Getting my hair cut is always a lesson in Bible belt piety. My stylist, afraid of the very real gang activity in her son's school, has put him in a Christian school. He's learning some strange things about what it means to be a Christian. He told his mom recently, after a very innocent touch with a relative that, "Men shouldn't touch a woman until they're married." Wow, his high school days are going to be very awkward.
My stylist also told me that she came home tired and angry one day and used some adult language in front of her child. "You need Jesus," was his reply.
Hmmm. So, Jesus keeps us from swearing and teaches us that men can't touch women until they marry them. This is what I call "Holy crap." I'd say it's "shit" but then someone might tell me that I need Jesus (to wash out my filthy mouth, I suppose).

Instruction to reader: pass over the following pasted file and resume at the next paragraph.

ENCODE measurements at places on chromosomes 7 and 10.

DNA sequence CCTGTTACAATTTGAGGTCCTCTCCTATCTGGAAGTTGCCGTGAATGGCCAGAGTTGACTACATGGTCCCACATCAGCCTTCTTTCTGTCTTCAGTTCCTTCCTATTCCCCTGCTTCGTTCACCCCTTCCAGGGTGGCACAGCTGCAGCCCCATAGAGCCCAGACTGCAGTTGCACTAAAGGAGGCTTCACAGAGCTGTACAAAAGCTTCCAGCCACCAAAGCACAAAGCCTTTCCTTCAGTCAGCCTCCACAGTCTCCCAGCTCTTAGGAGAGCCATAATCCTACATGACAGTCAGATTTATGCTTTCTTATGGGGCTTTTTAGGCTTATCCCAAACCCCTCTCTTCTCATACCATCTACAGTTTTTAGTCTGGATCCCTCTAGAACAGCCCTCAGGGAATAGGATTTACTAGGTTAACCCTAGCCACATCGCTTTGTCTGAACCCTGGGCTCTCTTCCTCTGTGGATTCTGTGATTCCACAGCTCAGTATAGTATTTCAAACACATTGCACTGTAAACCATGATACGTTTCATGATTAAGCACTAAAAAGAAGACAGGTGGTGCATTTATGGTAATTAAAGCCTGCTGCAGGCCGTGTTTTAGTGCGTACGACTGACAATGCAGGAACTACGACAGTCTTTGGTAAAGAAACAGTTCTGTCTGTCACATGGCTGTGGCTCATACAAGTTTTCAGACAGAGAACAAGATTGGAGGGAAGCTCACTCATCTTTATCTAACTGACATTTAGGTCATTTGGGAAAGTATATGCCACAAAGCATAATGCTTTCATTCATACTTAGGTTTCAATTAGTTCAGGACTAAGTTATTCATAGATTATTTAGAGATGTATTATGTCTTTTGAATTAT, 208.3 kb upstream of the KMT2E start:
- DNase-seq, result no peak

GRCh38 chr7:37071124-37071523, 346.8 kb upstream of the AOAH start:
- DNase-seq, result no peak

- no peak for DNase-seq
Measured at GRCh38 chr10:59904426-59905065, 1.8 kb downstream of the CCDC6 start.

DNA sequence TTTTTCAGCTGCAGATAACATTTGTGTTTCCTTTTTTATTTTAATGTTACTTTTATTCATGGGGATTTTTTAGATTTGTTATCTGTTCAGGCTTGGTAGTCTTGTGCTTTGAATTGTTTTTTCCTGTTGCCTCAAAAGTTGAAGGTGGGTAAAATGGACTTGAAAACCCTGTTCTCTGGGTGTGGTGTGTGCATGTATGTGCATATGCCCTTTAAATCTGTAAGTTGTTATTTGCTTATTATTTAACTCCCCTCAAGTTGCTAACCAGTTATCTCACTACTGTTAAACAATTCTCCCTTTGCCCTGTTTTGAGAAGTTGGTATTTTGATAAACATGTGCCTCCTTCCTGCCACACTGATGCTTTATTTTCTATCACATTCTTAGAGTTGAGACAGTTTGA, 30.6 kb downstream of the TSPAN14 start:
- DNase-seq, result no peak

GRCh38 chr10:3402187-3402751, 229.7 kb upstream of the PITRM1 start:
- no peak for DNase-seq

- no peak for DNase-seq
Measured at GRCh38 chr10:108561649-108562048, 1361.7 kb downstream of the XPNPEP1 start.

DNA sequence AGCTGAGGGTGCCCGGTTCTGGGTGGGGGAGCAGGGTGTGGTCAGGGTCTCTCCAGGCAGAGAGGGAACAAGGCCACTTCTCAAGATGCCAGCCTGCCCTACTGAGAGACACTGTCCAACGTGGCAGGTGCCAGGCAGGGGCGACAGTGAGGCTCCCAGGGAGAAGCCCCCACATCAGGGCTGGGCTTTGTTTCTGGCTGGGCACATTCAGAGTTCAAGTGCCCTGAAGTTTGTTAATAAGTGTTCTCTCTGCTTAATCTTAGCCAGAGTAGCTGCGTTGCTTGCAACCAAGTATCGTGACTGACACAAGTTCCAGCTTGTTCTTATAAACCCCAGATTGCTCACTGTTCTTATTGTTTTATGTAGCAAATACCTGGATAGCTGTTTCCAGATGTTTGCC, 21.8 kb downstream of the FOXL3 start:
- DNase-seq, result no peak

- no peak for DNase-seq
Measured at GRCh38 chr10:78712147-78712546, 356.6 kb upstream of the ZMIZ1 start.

Is it just me who gets irritated with Jesus being used as behavior control for children? Why can't we simply teach children that, in polite society, it's best not to swear and when a woman wants you to touch her, she'll let you know, whether you're married to her or not, and it's called sexual assault if you touch her when she doesn't want you to. Why must we drag Jesus into this? He never said any of this stuff (except maybe that if you lust in your heart, you've already committed a sin).
Why aren't we teaching children the real meaning of Jesus - that we are to love everyone and judge no one as below us or unworthy of God's love? Why can't we teach our children that the greatest thing they can do is help another person and put the needs of others above our own? If we truly taught the kind of love Jesus came to teach us we'd all be able to understand that swearing is unnecessary and touching anyone without their permission is bad. Our behavior would improve greatly - no matter what our age.
But, the pap that passes for Christianity today is prevalent. Scott Bateman has animated comedian Eugene Mirman routine about "Revolve" - a copy of the New Testament made to look like a teen magazine. The tips offered are just as banal as what my stylist's son is learning in Christian school.
Holy crap, indeed.